With a multi-functional facade featuring wooden vertical fins, No. 8 Albatross Avenue joins a string of developments along a Gold Coast avenue characterised by rows of duplexes flexing their muscles for attention.
Architects, Chris Knapp and Rory Spence, directors at Studio Workshop, said the project was all about creating a facade in the context of its coastal Mermaid Beach surrounds.
The three-storey four-bedroom, 3.5 bathroom, pair of beach houses with separate living, kitchen and entertaining areas over four levels, enjoy an east-facing aspect toward the Pacific Ocean, situated along a narrow, busy thoroughfare.
"The vertical fins are deployed to serve multiple functions including sun-shading, privacy, curation of views, and to modulate the scale of the overall form," Knapp said.
"As Albatross Avenue is characterised by continual blocks of duplex developments each flexing their muscles for attention, the facade at 8 Albatross, while confidently articulate, counters the cacophony of building styles along the street by attempting to create a sense of restraint and to offer the appearance of a singular, coherent building form," Knapp said.
Additionally, the design attempts to capture a connection between inside and outside via the facade, private outdoor spaces and roof garden to make the most of the appealing subtropical climate conditions of south-east Queensland.
"The Pacific Ocean is the principal cognitive attractor on the site, and therefore the project puts particular emphasis on these views," Knapp said.
"On a very tight building allotment, the project attempts to maximize and balance the living area in relation to orientation and user experience."
Spatially, the homes are generous in their dimensions to achieve a balance of connection to the environment, while maintaining privacy within the suburban surroundings of closely-spaced neighbours. Giving its residents a combination of prospect and refuge in relation to the ocean and street, respectively.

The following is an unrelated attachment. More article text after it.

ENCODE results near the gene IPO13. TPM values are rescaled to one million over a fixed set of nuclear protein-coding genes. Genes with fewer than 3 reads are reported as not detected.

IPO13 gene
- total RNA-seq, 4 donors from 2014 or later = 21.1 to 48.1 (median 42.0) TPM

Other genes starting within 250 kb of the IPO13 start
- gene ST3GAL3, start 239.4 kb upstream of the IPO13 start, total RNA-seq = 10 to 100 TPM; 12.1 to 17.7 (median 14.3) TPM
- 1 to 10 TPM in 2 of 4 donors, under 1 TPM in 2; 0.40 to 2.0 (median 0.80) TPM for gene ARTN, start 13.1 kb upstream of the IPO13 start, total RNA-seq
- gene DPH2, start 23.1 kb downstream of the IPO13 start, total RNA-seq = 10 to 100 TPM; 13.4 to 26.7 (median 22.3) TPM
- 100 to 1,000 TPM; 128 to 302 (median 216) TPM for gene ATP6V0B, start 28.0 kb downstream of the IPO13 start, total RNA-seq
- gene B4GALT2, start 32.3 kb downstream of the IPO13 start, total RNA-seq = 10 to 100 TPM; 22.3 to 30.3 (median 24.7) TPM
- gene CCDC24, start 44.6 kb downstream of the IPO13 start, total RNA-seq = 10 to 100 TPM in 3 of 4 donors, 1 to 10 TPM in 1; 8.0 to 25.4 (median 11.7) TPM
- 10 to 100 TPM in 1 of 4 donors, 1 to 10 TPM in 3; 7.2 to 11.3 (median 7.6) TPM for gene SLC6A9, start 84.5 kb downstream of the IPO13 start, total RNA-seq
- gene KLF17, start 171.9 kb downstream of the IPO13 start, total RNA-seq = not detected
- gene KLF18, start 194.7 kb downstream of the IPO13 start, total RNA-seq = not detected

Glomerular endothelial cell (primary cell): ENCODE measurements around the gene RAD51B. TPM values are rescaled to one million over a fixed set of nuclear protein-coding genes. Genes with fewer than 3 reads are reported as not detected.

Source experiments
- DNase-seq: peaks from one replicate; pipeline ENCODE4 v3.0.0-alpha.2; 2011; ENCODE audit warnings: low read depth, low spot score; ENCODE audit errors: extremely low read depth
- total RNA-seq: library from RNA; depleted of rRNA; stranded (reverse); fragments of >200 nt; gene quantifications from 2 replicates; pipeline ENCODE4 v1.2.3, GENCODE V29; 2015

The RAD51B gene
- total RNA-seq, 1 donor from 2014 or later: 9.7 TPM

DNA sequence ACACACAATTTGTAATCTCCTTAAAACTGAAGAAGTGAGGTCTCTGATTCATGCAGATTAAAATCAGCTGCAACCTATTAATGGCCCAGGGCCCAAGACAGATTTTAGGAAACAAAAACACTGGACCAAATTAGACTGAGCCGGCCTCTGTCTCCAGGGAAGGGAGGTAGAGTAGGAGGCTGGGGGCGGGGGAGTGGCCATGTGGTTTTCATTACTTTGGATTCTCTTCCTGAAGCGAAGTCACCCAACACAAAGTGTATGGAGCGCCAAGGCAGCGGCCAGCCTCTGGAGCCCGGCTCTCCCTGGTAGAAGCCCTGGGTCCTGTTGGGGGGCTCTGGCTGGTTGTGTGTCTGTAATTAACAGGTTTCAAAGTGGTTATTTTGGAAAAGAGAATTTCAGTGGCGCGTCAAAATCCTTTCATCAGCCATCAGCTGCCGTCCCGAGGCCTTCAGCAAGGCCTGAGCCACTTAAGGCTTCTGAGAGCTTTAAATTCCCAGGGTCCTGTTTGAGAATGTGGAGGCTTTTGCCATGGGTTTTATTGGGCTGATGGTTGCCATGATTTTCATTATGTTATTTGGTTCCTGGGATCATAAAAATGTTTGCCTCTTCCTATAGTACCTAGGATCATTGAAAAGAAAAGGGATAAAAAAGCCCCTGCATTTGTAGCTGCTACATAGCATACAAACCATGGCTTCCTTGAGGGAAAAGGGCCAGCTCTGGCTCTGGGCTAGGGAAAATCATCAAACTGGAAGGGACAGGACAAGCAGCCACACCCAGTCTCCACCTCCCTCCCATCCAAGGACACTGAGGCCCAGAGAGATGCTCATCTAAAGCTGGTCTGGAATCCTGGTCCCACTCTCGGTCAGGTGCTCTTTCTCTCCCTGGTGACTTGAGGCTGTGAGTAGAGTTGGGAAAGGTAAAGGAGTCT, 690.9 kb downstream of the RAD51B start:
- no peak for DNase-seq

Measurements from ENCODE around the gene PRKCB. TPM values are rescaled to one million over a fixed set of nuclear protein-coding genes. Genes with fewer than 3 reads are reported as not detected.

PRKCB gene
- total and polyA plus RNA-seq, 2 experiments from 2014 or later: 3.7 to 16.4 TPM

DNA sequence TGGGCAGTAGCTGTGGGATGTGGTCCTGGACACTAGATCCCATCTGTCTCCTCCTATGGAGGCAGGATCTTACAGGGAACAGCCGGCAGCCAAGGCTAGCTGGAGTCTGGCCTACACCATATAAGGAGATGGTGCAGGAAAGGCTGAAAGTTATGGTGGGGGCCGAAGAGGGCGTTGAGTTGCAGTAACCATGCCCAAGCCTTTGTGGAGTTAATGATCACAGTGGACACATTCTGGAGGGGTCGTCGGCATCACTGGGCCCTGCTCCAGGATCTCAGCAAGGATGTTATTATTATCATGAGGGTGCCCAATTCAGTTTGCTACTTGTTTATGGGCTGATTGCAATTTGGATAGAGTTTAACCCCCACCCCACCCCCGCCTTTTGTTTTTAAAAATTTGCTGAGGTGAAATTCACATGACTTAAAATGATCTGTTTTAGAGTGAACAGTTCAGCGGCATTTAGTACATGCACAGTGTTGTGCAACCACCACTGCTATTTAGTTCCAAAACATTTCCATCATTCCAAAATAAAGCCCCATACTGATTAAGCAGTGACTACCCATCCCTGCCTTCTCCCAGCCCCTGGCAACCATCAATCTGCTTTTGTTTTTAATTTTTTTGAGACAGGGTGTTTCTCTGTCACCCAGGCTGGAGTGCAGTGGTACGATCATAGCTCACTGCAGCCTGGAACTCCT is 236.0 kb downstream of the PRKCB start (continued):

"There is a disciplined exuberance afforded to occupants that is experienced through the promenade from approach, to entry, to arrival, with accentuation through views taken via the mediating veil and occupation of the roof garden," Knapp said.
"The project attempts to add character to the avenue by offering a singular and coherent building form to a street context which celebrates modern charm.
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"The veiled facade provides a restrained mask through which to read the building, and through this activates a kind of aesthetic engagement not found elsewhere in the immediate context.
"The overall height is sympathetic and consistent with neighbouring buildings, and subtle articulations break down the scale to provide a humanistic dialogue with occupants and passers-by," Knapp said.
- With architecture resource BowerBird